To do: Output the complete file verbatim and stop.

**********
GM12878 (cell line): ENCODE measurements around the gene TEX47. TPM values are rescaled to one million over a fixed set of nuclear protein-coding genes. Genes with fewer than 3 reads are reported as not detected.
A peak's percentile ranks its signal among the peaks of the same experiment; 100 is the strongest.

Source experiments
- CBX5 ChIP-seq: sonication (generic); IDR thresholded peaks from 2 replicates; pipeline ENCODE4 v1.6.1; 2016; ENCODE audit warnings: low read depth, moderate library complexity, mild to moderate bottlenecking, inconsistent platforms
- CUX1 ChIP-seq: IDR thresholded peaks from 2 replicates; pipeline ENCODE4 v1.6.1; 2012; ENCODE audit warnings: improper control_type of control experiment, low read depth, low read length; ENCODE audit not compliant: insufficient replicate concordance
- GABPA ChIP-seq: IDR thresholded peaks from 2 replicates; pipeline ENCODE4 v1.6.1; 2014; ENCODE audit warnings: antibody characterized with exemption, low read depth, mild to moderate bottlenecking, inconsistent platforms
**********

GM12878 (cell line): ENCODE measurements around the gene TEX47. TPM values are rescaled to one million over a fixed set of nuclear protein-coding genes. Genes with fewer than 3 reads are reported as not detected.
A peak's percentile ranks its signal among the peaks of the same experiment; 100 is the strongest.

Source experiments
- CBX5 ChIP-seq: sonication (generic); IDR thresholded peaks from 2 replicates; pipeline ENCODE4 v1.6.1; 2016; ENCODE audit warnings: low read depth, moderate library complexity, mild to moderate bottlenecking, inconsistent platforms
- CUX1 ChIP-seq: IDR thresholded peaks from 2 replicates; pipeline ENCODE4 v1.6.1; 2012; ENCODE audit warnings: improper control_type of control experiment, low read depth, low read length; ENCODE audit not compliant: insufficient replicate concordance
- GABPA ChIP-seq: IDR thresholded peaks from 2 replicates; pipeline ENCODE4 v1.6.1; 2014; ENCODE audit warnings: antibody characterized with exemption, low read depth, mild to moderate bottlenecking, inconsistent platforms